This ballad begins: 'THe bonny Gray-ey'd Morn began for to peep / when Jockie rouz'd with Love came blithly on; / And I who wishing lay depriv'd of Sleep, / abhor'd the lazy hours that flow did run.' It was to be sung 'To an excellent new Tune'.
Broadsides, particularly those describing criminal cases, were often written to reinforce the stern presbyterian morality that prevailed in Scottish society between the sixteenth and nineteenth centuries. This ballad is unusual in that it does quite the reverse. It is narrated by a woman who allows her sweetheart to make love to her although they are not married. Instead of expressing regret, or being punished, she argues that the experience has strengthened their love and asks 'where's the Hurt of this?'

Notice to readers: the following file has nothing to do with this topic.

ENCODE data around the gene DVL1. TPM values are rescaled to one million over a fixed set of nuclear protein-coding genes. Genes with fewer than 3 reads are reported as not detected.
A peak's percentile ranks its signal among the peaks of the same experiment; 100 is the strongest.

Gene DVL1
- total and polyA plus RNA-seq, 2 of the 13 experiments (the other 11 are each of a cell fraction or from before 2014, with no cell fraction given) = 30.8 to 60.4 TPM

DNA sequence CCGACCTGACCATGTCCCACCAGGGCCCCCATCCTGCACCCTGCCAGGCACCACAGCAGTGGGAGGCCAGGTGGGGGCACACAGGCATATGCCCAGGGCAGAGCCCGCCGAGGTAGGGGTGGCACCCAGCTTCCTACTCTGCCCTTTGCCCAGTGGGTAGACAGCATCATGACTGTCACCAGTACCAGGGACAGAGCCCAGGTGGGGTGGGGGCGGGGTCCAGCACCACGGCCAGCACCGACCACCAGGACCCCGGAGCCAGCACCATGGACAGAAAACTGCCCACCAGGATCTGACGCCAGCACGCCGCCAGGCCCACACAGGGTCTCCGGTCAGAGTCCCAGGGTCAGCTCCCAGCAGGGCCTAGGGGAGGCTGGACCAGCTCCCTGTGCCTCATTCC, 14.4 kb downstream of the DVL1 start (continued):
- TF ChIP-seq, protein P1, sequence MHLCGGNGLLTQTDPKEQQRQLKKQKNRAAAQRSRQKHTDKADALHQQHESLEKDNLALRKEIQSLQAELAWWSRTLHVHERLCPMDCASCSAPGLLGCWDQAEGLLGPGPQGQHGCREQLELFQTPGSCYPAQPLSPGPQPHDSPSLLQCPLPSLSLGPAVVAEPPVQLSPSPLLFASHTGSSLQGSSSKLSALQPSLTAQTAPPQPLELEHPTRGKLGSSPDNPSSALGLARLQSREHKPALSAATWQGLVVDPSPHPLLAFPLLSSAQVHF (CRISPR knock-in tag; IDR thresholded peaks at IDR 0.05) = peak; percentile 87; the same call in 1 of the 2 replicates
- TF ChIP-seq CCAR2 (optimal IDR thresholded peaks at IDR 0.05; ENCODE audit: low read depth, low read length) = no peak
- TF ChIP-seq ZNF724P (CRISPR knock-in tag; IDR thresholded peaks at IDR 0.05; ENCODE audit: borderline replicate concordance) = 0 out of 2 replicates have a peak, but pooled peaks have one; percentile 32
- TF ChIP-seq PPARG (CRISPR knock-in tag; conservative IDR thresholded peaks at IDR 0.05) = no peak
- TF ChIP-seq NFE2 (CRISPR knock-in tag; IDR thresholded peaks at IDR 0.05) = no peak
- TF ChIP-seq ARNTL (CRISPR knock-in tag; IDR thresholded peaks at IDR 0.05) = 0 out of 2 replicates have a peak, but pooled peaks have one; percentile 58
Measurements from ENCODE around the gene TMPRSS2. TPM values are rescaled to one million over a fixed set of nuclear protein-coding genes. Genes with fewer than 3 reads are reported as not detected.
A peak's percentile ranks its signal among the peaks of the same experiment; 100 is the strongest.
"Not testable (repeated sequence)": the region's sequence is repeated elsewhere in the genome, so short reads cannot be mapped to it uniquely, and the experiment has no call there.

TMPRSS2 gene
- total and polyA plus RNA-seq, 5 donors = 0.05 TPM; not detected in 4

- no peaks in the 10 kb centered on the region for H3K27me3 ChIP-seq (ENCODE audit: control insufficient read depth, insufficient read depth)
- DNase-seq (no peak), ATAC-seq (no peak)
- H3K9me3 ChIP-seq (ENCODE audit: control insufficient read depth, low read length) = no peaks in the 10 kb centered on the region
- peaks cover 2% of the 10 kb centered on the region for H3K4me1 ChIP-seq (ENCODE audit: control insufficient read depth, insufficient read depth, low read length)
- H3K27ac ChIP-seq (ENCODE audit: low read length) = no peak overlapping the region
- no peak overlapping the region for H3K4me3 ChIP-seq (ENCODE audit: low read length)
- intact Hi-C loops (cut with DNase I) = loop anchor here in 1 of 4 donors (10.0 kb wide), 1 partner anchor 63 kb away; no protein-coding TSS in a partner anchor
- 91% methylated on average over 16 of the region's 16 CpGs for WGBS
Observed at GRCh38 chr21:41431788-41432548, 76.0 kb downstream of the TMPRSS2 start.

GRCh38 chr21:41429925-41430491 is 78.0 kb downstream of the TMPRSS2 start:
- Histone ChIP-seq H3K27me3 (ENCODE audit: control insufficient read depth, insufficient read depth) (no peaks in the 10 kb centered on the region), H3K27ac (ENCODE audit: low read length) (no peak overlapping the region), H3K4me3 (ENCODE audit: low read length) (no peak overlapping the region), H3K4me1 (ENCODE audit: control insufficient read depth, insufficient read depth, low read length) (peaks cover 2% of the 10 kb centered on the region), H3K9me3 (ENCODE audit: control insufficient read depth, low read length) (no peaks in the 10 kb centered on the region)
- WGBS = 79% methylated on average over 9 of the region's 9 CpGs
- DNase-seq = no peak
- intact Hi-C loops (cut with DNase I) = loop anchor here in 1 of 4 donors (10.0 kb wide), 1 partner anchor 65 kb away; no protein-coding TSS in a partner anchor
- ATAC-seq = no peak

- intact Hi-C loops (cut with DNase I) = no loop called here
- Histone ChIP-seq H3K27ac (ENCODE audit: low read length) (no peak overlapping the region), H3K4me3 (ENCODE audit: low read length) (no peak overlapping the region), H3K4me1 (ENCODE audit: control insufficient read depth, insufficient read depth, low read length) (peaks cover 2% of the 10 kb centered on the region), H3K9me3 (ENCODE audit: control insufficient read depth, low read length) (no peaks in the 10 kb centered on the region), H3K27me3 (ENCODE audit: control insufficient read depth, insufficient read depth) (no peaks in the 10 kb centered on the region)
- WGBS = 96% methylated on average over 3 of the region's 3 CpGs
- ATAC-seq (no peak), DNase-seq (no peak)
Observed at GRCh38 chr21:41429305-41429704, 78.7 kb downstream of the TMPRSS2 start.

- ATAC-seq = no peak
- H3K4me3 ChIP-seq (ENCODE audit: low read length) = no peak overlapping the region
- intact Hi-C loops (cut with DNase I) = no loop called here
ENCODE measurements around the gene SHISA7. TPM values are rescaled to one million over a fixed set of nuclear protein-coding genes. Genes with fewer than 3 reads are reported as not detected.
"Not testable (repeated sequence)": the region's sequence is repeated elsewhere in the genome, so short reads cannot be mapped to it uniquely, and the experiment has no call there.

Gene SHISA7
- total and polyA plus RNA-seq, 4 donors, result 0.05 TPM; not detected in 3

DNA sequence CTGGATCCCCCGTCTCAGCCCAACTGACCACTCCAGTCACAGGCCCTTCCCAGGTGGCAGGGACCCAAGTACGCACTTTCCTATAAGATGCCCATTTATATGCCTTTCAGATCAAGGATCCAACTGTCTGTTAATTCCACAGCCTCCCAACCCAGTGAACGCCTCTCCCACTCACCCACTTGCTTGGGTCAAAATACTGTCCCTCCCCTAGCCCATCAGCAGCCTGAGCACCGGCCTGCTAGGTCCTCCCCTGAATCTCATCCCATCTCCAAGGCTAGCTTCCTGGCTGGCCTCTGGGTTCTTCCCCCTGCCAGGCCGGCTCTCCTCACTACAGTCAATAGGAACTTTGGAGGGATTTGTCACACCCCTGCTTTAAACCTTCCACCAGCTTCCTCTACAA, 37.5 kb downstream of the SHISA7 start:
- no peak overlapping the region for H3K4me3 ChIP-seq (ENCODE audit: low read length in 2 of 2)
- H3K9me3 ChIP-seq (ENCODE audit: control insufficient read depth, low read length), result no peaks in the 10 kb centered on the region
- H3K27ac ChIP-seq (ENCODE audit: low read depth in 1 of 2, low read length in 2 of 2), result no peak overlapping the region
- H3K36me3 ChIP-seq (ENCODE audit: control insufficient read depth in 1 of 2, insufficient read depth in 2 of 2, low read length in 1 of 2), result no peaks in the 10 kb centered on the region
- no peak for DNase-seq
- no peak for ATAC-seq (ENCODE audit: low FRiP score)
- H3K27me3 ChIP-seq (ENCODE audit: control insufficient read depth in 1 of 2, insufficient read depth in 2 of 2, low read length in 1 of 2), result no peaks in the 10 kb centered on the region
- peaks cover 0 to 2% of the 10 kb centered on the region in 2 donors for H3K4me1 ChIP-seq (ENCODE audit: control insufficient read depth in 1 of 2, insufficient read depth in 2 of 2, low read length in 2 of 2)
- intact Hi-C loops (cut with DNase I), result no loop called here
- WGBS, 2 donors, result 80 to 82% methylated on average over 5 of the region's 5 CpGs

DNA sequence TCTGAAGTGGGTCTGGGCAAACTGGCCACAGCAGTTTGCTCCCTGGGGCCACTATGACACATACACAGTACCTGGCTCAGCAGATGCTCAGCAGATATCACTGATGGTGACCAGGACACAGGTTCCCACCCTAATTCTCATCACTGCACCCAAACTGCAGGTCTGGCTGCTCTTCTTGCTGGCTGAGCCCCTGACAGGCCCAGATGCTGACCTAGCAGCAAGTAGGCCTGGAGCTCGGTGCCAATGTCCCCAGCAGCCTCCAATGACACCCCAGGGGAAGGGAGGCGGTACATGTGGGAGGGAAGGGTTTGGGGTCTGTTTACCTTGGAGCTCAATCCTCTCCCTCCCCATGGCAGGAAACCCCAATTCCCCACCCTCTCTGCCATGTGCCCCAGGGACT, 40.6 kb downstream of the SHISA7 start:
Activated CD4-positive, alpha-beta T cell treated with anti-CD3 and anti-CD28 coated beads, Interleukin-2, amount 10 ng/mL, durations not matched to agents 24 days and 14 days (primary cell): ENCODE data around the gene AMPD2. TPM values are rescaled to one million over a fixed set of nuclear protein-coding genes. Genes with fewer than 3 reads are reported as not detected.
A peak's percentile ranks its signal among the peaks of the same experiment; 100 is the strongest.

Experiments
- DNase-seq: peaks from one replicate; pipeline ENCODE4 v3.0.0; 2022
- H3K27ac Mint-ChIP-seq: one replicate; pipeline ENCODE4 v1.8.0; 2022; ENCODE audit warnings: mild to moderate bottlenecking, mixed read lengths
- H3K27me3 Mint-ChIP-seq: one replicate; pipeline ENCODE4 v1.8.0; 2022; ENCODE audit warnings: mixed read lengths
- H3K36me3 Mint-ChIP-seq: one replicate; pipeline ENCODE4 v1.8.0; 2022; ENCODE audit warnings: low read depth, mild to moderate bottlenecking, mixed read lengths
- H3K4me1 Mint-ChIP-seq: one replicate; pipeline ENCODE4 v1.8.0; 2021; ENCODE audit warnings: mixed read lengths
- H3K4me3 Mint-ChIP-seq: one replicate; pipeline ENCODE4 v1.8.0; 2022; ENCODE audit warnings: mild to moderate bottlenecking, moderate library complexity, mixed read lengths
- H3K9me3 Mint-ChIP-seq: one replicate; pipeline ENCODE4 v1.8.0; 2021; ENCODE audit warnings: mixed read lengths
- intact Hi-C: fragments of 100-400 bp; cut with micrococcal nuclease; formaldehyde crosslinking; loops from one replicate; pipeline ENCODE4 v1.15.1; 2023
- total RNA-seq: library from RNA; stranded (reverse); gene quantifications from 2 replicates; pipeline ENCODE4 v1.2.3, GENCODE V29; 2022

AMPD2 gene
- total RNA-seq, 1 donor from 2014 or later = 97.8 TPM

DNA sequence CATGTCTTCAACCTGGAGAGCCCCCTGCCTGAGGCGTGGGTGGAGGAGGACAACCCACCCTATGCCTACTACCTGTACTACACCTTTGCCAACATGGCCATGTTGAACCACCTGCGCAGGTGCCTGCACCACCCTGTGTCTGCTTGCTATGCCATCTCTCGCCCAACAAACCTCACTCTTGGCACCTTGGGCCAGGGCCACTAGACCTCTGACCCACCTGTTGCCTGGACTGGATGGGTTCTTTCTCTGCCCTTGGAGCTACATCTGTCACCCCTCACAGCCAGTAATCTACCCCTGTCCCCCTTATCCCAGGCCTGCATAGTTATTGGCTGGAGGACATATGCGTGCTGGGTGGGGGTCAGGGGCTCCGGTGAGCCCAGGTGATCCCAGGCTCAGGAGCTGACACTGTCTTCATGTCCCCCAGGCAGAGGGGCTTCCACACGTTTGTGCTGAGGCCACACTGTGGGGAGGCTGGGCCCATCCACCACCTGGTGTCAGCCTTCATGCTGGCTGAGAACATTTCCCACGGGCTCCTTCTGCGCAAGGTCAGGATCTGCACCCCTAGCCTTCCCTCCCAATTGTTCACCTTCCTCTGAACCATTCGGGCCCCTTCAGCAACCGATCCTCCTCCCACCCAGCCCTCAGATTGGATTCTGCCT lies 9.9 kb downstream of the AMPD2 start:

Early ballads were dramatic or humorous narrative songs derived from folk culture that predated printing. Originally perpetuated by word of mouth, many ballads survive because they were recorded on broadsides. Musical notation was rarely printed, as tunes were usually established favourites. The term 'ballad' eventually applied more broadly to any kind of topical or popular verse.
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